Fort Clinch State Park
2601 Atlantic Avenue
Fernandina Beach, Florida
N.B. This article was edited 26 June 2019.
For my own photos from Fort Clinch, please see my article, “A historic playhouse–Photos from Fort Clinch.”
Fort Clinch is a popular place. This state park offers camping, wildlife, fishing and swimming as well as what the park website describes as “one of the most well-preserved 19th century forts in the country.” The fort is also popular with historic re-enactors, those people who enjoy spending time living in a different era.
During a historic encampment one July weekend, two re-enactors sitting on the porch of one of the barracks witnessed four spectral soldiers. The soldiers emerged from one of the bastion tunnels wearing Civil War era uniforms, crossed the parade ground, marched up the ramp, and disappeared. The following year during the same encampment, the re-enactors took their seats again on the barracks porch to see if the specters returned. Sure enough, three uniformed ghosts emerged from the tunnel and began making their way across the parade ground. One of the witnesses called out, “There were four of you last year, where’s the fourth man?” One of the ghosts responded, “He’s sick tonight, couldn’t come.” The spectral trio continued up the ramp and disappeared.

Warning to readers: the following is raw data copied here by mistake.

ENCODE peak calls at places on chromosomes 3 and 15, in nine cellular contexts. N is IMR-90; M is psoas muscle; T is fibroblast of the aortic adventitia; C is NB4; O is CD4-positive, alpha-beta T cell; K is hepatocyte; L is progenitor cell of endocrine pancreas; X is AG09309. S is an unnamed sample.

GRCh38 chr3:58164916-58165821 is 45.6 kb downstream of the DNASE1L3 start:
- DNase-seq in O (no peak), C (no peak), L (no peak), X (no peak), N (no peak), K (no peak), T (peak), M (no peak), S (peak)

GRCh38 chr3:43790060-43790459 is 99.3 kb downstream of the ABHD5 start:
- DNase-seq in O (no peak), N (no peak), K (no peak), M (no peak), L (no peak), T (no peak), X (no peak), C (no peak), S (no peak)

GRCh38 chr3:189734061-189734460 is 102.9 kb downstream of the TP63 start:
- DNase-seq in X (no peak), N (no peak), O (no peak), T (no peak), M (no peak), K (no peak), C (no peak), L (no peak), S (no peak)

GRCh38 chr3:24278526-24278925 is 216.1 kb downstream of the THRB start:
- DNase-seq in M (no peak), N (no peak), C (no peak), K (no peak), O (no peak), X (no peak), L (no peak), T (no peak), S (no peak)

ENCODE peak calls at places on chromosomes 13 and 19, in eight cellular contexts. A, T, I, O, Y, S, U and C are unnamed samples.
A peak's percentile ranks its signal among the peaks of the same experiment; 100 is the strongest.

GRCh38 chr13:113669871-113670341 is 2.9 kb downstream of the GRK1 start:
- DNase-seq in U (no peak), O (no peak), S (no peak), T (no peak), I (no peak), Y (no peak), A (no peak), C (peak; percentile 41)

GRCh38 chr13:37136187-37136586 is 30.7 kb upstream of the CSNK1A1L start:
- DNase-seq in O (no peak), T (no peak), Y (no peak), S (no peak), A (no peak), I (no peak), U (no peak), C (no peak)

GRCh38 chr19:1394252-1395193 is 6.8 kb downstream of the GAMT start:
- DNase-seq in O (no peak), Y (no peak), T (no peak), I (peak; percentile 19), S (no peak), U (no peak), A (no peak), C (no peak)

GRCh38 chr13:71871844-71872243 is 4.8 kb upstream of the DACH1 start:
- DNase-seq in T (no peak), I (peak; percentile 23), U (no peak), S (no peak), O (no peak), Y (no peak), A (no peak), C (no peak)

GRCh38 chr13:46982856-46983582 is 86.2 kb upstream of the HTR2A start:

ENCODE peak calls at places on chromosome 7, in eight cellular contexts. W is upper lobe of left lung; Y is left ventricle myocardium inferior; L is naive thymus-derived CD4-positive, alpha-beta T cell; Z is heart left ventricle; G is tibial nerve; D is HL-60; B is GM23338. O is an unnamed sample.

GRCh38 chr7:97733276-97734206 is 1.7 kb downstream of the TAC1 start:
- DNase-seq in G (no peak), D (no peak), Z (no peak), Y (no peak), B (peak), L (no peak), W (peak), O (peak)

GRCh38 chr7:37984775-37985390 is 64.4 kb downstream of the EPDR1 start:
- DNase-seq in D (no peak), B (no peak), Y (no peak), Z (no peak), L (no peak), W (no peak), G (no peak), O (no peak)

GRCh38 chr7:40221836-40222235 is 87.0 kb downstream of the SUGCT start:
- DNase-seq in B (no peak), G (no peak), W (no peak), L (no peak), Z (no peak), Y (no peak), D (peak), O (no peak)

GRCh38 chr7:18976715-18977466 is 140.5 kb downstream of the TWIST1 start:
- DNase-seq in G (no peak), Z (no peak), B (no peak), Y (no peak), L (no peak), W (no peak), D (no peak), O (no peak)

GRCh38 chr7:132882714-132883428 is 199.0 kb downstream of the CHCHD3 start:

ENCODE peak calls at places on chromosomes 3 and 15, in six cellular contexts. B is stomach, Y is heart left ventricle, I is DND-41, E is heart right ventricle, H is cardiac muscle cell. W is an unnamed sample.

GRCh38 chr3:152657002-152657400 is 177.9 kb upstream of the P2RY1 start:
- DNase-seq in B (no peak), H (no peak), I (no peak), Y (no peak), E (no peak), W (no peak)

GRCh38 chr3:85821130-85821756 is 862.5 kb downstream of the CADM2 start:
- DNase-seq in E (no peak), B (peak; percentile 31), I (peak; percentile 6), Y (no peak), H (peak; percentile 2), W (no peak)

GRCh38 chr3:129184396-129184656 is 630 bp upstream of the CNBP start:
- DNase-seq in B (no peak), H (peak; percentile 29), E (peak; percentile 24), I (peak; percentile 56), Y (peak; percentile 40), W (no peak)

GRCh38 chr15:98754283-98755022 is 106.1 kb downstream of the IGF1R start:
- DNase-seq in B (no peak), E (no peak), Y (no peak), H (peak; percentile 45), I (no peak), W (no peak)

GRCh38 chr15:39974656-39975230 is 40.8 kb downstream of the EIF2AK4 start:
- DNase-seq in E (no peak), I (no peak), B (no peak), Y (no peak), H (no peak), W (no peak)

This story amuses me greatly. So often in dealing with ghost stories, we are dealing with sometimes horrible deaths involving war, murder, or pestilence, that we forget that these spirits have a sense of humor. I recall an episode of Ghost Hunters where the TAPS team was investigating the well house of a farm that was known to have a prankster ghost. The ghost turned on the investigator’s flashlight upon request and later analysis revealed an EVP of a man laughing at the time. Ghosts DO have a sense of humor!